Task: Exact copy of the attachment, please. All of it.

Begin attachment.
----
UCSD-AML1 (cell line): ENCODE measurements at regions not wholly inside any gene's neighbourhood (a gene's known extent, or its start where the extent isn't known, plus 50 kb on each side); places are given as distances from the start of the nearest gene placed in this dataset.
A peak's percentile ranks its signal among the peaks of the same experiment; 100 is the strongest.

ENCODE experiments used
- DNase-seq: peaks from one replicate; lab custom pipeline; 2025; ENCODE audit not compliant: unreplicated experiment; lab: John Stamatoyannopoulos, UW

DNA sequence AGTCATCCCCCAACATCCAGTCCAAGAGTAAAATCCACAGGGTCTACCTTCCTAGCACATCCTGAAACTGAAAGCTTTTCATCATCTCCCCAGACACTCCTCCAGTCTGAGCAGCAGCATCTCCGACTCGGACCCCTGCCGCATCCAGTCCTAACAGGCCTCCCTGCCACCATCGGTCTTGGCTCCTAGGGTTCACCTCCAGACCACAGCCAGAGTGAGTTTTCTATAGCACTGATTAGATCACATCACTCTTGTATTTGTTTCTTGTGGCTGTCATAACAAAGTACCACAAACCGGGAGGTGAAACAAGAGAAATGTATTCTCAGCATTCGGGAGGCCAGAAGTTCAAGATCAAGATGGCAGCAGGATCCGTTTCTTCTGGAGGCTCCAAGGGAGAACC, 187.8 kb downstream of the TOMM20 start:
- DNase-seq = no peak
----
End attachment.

UCSD-AML1 (cell line): ENCODE measurements at regions not wholly inside any gene's neighbourhood (a gene's known extent, or its start where the extent isn't known, plus 50 kb on each side); places are given as distances from the start of the nearest gene placed in this dataset.
A peak's percentile ranks its signal among the peaks of the same experiment; 100 is the strongest.

ENCODE experiments used
- DNase-seq: peaks from one replicate; lab custom pipeline; 2025; ENCODE audit not compliant: unreplicated experiment; lab: John Stamatoyannopoulos, UW

DNA sequence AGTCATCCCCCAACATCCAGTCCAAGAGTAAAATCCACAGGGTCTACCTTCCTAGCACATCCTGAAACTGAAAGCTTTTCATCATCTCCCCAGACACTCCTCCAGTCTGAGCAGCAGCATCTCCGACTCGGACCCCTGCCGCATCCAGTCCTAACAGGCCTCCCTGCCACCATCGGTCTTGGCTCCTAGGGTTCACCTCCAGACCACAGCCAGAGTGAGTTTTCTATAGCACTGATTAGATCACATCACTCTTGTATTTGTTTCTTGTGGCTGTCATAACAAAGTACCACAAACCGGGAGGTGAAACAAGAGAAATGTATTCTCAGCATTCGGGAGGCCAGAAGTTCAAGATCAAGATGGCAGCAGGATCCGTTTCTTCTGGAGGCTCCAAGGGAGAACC, 187.8 kb downstream of the TOMM20 start:
- DNase-seq = no peak